Environmentalists Outraged: NY Raids Clean Water Funds to Pay for Broke Bridge Project
New York Gov. Andrew Cuomo has raided the state’s clean water fund to help pay for a $3.9 Billion bridge project 19 miles north of New York City. More than $500 million was taken from New York’s water quality program meant to protect the environmental health of the Hudson River estuary. The Cuomo Administration says that the money is a loan between two quasi-state agencies and will be repaid.
The announcement came this week from the Cuomo Administration and the state's Environmental Facilities Corporation. The corporation's president, Matthew Driscoll, said that the state withdrew $511 million from the Clean Water State Revolving Loan Fund and loaned it to New York’s Thruway Authority to help pay for work on the replacement for the Governor Malcolm G. Wilson Tappan Zee Bridge, better known as the just the Tappan Zee Bridge.
The 60-year old bridge is being replaced with a dual-span bridge for automobile and commercial traffic. There will also be a pedestrian/bicyclist component, but no dedicated public transportation other than Bus Rapid Transit. The new bridge will span more than three miles and is reportedly the largest infrastructure project in the U.S.
The Cuomo administration says that the loan, augmented by a $1.6 billion low-interest federal loan, will limit toll increases for cars and trucks when the the new bridge opens.
Like the old span, the new one will unite New York’s Westchester and Rockland counties. The current span opened in 1955 and is quickly deteriorating. The structure bears an average of 138,000 vehicles per day, substantially more traffic than its designed capacity. During its first decade, the bridge carried fewer than 40,000 vehicles per day.
Driscoll said that the loan from clean water funds will not leave the agency short of cash for water quality projects, like repairing sewage infrastructure and drinking water systems. However, it’s projected that the state’s aging water systems require upgrades totaling $60 billion or more.
The U.S. Environmental Protection Agency has not yet signed off on the plan. An EPA spokeswoman said the agency will take a close look at the state's proposal to use the clean water funds for projects related to the bridge replacement.
Critics point to reports showing that New York has nearly $30 billion each in wastewater and clean-water infrastructure needs over the next 20 years.They say they’re not happy with the Governor’s plan, claiming it leaves the state vulnerable to a host of water infrastructure problems. Peter Iwanowicz of Environmental Advocates of New York told the Albany Times-Union that diverting funds meant for protecting water resources is short sighted.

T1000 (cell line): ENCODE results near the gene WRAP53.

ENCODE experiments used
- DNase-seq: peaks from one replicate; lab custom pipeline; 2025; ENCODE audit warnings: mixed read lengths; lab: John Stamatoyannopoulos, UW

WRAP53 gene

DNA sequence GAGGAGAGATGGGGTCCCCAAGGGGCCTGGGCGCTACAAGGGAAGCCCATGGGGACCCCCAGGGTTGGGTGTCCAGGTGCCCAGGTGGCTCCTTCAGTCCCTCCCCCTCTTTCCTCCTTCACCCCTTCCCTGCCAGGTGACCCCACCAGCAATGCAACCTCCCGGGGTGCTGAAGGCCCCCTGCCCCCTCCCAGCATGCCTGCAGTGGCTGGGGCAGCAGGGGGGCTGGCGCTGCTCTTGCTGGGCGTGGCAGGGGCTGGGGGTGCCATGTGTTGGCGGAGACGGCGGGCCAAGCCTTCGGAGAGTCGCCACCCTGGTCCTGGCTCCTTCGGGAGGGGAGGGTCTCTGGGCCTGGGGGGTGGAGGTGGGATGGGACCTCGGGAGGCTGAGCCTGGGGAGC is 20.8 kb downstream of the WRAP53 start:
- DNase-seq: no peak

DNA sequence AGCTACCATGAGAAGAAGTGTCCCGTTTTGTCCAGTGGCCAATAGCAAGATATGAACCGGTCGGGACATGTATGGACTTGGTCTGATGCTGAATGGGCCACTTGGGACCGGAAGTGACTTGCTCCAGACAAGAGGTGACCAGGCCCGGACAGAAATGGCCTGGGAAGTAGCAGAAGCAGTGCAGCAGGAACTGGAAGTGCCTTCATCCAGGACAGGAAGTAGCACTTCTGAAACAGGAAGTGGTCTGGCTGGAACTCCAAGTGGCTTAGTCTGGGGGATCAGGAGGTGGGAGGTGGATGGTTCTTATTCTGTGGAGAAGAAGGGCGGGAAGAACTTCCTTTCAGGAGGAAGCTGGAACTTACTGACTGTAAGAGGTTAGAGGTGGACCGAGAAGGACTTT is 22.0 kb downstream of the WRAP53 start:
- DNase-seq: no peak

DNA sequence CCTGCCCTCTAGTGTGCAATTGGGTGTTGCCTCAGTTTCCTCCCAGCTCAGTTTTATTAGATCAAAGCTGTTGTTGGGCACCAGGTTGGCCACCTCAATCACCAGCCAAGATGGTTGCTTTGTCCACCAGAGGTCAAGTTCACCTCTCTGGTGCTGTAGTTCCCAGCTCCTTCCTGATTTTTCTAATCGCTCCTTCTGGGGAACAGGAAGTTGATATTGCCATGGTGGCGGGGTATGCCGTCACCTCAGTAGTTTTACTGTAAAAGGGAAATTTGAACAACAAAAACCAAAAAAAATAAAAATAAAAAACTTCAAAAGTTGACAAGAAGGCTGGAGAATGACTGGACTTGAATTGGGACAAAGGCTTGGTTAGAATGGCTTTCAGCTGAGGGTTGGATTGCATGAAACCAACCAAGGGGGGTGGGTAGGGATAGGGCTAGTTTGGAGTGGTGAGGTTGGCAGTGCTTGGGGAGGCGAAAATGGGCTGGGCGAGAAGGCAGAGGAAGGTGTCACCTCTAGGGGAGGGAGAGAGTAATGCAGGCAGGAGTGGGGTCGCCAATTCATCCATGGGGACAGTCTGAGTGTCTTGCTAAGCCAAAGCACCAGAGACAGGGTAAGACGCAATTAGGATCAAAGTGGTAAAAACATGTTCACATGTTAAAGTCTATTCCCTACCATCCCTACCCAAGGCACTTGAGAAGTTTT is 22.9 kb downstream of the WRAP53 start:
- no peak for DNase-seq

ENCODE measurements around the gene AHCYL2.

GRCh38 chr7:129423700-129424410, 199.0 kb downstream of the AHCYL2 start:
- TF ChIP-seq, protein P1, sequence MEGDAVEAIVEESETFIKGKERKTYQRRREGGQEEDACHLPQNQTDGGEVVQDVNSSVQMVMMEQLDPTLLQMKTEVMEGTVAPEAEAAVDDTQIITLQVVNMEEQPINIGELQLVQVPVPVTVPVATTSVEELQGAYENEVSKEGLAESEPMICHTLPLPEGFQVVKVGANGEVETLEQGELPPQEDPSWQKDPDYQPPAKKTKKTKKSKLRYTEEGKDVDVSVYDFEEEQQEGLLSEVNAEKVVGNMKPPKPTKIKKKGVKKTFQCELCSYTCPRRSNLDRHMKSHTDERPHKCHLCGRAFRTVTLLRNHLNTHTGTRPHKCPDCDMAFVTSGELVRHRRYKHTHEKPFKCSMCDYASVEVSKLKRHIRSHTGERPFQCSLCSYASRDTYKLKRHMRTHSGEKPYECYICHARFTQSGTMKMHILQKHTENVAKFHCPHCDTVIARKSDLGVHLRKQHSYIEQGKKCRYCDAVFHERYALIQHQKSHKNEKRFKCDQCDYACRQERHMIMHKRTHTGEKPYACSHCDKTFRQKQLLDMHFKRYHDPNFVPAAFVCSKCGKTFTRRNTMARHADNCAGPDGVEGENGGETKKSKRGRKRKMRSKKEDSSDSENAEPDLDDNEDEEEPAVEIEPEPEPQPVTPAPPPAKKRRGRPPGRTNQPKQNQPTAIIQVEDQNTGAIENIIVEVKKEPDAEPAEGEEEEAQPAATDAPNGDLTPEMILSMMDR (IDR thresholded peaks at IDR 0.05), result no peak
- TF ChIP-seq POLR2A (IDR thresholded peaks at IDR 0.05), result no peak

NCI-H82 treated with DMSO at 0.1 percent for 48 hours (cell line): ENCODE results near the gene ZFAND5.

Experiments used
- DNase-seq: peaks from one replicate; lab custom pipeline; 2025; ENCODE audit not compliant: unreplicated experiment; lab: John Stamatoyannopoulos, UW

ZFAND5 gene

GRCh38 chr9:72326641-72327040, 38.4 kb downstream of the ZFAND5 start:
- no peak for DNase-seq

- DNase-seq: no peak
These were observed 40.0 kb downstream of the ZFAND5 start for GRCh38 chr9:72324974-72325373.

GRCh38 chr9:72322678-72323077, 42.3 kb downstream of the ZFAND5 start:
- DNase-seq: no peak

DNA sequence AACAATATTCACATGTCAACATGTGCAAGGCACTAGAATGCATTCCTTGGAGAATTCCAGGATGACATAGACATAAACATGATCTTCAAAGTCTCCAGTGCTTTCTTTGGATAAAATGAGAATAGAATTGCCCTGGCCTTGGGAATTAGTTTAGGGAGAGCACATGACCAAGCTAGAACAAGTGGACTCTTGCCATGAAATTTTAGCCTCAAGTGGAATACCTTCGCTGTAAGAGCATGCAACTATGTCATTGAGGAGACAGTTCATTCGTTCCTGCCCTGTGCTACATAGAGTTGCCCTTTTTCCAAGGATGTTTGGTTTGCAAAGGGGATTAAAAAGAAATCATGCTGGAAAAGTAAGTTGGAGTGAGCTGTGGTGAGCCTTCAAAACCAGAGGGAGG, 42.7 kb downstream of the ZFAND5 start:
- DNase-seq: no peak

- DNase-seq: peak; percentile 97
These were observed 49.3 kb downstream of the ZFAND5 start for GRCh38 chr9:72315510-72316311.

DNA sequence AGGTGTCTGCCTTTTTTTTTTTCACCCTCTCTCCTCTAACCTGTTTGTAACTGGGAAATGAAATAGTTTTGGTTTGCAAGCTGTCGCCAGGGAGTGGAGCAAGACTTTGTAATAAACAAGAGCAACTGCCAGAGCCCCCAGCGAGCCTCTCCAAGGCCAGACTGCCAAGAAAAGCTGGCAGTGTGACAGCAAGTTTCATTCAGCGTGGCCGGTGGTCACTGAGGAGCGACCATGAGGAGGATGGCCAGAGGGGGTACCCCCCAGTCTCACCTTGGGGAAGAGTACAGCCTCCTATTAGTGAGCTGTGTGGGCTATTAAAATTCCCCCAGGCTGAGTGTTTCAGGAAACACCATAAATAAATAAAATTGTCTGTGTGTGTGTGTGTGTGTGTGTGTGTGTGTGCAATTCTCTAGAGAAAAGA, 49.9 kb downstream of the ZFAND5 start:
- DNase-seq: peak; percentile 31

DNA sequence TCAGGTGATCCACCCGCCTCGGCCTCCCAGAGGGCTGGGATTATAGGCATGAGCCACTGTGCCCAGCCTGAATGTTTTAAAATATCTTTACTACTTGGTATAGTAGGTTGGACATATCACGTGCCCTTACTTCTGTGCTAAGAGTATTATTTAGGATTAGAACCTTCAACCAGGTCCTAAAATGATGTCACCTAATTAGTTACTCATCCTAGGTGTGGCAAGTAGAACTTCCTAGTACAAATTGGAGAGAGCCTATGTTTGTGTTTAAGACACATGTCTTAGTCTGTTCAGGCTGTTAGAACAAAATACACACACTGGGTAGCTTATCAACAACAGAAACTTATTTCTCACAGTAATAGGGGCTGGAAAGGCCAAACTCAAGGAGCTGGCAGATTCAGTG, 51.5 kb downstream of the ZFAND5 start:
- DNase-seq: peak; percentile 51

"Diverting funds meant for clean water to instead supporting the construction of a bridge establishes a deeply troubling precedent and raises many questions. There are already enormous unmet needs for sewage treatment cleanups in New York City that could go unfunded because of this significant shift in resources. The Legislature should conduct hearings."
Iwanowicz said it takes "a little bit of creative accounting" for the Environmental Facilities Corporation to provide funding for a project that will create the type of environmental damage that the corporation is supposed to protect against.
Brian Sampson, Executive Director of the activist Unshackle Upstate organization, says that the loan for the bridge is further proof that Governor Cuomo is still scrambling to find funding for this project.
“Loans need to be repaid, which is just another indication that they didn’t have a good financing plan in place when they went forward with the bridge,” he said.
Green Party gubernatorial candidate Howie Hawkins, a long-time progressive opponent of Cuomo, said on his Facebook page, “Pete Seeger must have rolled over in his grave.”
The Times-Union says that the loan between the two state organizations was was arranged because the Environmental Facilities Corporation has a better credit rating than the New York State Thruway Authority. Both are independent public corporations that operate like state agencies, but are not technically government organizations.
Last year, top bond rating agencies downgraded the Thruway Authority’s rating, citing worries that debt from the Tappan Zee Bridge replacement would overburden the Authority, especially if there are construction delays.
EFC funds are supposed to fund construction expenses to help the state comply with state, regional, and federal environmental standards.